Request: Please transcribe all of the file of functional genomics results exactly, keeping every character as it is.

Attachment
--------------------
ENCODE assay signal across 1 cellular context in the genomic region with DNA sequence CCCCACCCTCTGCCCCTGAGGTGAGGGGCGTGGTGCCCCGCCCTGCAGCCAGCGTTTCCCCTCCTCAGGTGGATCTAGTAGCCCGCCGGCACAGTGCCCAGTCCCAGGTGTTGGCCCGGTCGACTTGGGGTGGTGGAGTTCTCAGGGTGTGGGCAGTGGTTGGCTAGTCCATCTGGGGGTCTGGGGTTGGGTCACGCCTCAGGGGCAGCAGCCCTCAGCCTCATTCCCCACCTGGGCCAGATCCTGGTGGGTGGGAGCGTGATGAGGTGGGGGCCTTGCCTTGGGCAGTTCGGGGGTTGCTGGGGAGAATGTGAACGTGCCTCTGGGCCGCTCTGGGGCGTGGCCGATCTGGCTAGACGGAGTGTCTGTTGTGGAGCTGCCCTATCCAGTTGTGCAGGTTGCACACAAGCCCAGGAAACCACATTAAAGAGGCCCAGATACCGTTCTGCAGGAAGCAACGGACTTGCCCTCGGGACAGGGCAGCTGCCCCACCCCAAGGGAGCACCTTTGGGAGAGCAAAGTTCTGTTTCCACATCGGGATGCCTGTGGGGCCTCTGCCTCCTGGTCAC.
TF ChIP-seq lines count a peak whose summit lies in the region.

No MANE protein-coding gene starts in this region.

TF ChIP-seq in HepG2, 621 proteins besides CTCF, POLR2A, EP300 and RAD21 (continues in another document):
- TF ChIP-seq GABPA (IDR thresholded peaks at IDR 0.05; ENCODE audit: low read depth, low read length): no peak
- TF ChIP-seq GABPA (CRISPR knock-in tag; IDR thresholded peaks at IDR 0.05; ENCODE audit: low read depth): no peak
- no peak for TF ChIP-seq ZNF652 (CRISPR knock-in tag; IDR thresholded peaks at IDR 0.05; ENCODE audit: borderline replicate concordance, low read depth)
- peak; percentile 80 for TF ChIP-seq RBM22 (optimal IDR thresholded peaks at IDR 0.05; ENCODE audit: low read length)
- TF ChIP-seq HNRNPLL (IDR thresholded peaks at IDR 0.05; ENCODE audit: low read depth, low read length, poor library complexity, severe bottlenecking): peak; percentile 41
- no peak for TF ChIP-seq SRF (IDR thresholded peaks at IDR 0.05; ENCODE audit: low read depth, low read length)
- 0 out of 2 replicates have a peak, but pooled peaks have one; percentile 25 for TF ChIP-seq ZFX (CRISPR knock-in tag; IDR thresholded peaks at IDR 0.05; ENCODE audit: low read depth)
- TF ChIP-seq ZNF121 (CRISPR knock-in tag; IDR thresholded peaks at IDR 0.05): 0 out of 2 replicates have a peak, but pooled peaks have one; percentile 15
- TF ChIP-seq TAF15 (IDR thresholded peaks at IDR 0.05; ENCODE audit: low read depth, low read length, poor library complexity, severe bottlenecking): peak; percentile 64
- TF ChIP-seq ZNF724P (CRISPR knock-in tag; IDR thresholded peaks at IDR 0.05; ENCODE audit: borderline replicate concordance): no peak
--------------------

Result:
ENCODE assay signal across 1 cellular context in the genomic region with DNA sequence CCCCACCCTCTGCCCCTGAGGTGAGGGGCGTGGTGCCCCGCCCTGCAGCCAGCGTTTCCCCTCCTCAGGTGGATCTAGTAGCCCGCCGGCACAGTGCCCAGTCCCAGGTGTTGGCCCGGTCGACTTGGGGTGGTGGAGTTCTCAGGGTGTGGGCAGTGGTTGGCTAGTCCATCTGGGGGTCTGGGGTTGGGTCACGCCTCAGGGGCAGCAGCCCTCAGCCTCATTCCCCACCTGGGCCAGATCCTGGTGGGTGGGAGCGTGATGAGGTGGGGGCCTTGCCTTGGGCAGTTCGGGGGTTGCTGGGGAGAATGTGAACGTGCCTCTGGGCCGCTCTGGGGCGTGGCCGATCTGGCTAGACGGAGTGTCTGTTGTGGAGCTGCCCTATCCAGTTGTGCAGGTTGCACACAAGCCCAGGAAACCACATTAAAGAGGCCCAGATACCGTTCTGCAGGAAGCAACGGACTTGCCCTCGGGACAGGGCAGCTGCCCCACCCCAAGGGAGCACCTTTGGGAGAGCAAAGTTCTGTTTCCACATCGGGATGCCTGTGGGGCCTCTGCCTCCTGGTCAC.
TF ChIP-seq lines count a peak whose summit lies in the region.

No MANE protein-coding gene starts in this region.

TF ChIP-seq in HepG2, 621 proteins besides CTCF, POLR2A, EP300 and RAD21 (continues in another document):
- TF ChIP-seq GABPA (IDR thresholded peaks at IDR 0.05; ENCODE audit: low read depth, low read length): no peak
- TF ChIP-seq GABPA (CRISPR knock-in tag; IDR thresholded peaks at IDR 0.05; ENCODE audit: low read depth): no peak
- no peak for TF ChIP-seq ZNF652 (CRISPR knock-in tag; IDR thresholded peaks at IDR 0.05; ENCODE audit: borderline replicate concordance, low read depth)
- peak; percentile 80 for TF ChIP-seq RBM22 (optimal IDR thresholded peaks at IDR 0.05; ENCODE audit: low read length)
- TF ChIP-seq HNRNPLL (IDR thresholded peaks at IDR 0.05; ENCODE audit: low read depth, low read length, poor library complexity, severe bottlenecking): peak; percentile 41
- no peak for TF ChIP-seq SRF (IDR thresholded peaks at IDR 0.05; ENCODE audit: low read depth, low read length)
- 0 out of 2 replicates have a peak, but pooled peaks have one; percentile 25 for TF ChIP-seq ZFX (CRISPR knock-in tag; IDR thresholded peaks at IDR 0.05; ENCODE audit: low read depth)
- TF ChIP-seq ZNF121 (CRISPR knock-in tag; IDR thresholded peaks at IDR 0.05): 0 out of 2 replicates have a peak, but pooled peaks have one; percentile 15
- TF ChIP-seq TAF15 (IDR thresholded peaks at IDR 0.05; ENCODE audit: low read depth, low read length, poor library complexity, severe bottlenecking): peak; percentile 64
- TF ChIP-seq ZNF724P (CRISPR knock-in tag; IDR thresholded peaks at IDR 0.05; ENCODE audit: borderline replicate concordance): no peak